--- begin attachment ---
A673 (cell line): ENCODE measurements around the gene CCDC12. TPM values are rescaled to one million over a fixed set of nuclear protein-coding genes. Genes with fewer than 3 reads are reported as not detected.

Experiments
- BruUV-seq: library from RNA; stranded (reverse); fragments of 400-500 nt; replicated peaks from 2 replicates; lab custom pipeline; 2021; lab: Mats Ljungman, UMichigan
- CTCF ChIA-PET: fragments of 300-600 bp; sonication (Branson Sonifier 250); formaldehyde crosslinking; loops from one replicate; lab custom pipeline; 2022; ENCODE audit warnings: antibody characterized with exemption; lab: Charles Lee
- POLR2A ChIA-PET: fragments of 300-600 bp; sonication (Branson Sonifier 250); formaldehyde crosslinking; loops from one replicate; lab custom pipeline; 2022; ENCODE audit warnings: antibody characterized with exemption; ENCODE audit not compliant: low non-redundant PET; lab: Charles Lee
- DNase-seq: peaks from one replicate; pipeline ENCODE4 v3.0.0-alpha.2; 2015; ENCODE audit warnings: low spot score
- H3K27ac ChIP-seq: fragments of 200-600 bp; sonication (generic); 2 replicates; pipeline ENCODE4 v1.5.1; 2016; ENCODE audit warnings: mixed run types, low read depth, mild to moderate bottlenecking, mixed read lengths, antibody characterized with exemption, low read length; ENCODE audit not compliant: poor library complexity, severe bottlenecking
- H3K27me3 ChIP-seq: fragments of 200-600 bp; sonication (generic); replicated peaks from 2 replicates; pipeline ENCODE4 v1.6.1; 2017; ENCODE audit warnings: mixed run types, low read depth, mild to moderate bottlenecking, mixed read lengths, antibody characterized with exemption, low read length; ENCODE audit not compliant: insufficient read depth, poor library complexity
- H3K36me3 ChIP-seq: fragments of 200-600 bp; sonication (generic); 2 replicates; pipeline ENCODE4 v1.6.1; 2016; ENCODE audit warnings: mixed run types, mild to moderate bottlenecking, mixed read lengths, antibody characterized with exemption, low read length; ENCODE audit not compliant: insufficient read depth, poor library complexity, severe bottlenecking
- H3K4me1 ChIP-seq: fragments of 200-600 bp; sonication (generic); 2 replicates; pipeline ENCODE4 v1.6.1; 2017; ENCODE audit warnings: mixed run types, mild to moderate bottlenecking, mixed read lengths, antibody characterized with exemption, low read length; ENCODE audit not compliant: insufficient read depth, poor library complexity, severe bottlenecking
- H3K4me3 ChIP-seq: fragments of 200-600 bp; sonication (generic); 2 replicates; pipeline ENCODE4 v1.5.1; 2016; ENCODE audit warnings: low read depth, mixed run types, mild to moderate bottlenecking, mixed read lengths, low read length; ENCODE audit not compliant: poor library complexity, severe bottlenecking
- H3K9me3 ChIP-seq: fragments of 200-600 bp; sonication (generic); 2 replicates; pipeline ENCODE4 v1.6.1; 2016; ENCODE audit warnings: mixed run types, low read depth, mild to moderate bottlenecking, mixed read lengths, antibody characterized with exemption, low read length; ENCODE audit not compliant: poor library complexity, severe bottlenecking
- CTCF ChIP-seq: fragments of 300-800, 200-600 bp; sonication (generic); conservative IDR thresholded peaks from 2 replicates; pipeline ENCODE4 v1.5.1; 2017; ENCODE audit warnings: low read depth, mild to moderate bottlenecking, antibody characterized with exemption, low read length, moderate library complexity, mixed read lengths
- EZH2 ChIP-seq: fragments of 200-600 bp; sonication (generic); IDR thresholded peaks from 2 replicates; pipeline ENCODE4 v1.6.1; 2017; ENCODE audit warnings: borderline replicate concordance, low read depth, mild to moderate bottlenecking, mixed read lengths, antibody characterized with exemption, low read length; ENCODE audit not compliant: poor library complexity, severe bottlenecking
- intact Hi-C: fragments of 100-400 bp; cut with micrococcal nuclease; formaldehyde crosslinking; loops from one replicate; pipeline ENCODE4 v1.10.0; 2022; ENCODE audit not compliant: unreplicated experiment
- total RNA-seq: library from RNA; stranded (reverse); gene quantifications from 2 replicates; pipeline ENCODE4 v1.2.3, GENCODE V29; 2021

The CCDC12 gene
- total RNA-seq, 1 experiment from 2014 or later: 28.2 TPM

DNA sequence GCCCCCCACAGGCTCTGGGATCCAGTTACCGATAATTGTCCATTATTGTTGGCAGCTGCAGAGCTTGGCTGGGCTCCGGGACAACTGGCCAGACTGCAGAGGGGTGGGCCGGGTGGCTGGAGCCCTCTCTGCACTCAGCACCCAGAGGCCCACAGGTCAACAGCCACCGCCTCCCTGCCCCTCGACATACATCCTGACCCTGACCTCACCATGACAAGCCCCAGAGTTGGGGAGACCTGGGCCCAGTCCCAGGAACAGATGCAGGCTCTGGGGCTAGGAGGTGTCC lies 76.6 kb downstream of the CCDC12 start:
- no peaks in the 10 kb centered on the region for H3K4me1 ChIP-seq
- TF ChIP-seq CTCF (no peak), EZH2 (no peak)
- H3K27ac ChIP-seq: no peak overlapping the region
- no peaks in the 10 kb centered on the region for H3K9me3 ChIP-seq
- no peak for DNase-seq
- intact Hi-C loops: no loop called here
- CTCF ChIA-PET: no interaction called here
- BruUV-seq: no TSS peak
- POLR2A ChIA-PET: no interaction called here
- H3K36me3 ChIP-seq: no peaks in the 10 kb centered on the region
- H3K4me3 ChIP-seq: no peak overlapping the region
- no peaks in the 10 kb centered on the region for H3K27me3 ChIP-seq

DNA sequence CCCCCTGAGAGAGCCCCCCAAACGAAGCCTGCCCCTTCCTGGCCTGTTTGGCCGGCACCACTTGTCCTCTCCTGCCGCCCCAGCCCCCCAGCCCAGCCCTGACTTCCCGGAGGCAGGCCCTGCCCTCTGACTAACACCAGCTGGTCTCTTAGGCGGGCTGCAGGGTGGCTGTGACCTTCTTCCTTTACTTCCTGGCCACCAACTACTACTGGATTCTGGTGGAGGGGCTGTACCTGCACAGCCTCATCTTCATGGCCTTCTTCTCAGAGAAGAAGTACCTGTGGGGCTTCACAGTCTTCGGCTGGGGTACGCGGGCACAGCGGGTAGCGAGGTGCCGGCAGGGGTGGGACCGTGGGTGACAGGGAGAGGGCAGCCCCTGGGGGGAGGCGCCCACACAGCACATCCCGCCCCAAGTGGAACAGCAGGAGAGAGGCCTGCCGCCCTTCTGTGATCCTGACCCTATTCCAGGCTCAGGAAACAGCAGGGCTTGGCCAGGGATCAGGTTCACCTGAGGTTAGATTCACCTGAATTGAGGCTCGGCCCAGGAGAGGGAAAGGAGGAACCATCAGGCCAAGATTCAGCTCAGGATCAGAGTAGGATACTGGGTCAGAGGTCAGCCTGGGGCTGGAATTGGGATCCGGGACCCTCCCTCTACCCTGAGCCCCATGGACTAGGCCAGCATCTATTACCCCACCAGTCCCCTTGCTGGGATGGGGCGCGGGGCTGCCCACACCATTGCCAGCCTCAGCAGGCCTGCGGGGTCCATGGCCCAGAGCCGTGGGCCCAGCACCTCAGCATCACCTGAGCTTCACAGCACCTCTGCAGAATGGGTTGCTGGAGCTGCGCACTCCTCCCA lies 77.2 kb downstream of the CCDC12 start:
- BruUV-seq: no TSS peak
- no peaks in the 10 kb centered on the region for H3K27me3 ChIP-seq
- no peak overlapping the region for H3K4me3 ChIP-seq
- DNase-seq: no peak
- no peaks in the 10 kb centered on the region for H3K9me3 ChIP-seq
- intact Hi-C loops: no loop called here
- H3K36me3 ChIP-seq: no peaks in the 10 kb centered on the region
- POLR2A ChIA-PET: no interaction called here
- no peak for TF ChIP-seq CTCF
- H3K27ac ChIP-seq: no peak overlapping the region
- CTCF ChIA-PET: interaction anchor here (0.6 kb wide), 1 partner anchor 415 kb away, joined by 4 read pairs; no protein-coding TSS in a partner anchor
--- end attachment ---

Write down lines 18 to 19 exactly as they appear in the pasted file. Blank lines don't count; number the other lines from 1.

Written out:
- total RNA-seq, 1 experiment from 2014 or later: 28.2 TPM

DNA sequence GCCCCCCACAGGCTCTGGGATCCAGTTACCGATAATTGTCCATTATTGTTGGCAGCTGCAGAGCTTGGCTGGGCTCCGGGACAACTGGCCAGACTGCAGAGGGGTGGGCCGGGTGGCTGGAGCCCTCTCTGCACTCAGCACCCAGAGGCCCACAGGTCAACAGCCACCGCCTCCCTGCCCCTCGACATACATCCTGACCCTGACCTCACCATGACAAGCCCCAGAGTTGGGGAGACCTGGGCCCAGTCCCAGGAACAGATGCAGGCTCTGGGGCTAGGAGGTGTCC lies 76.6 kb downstream of the CCDC12 start: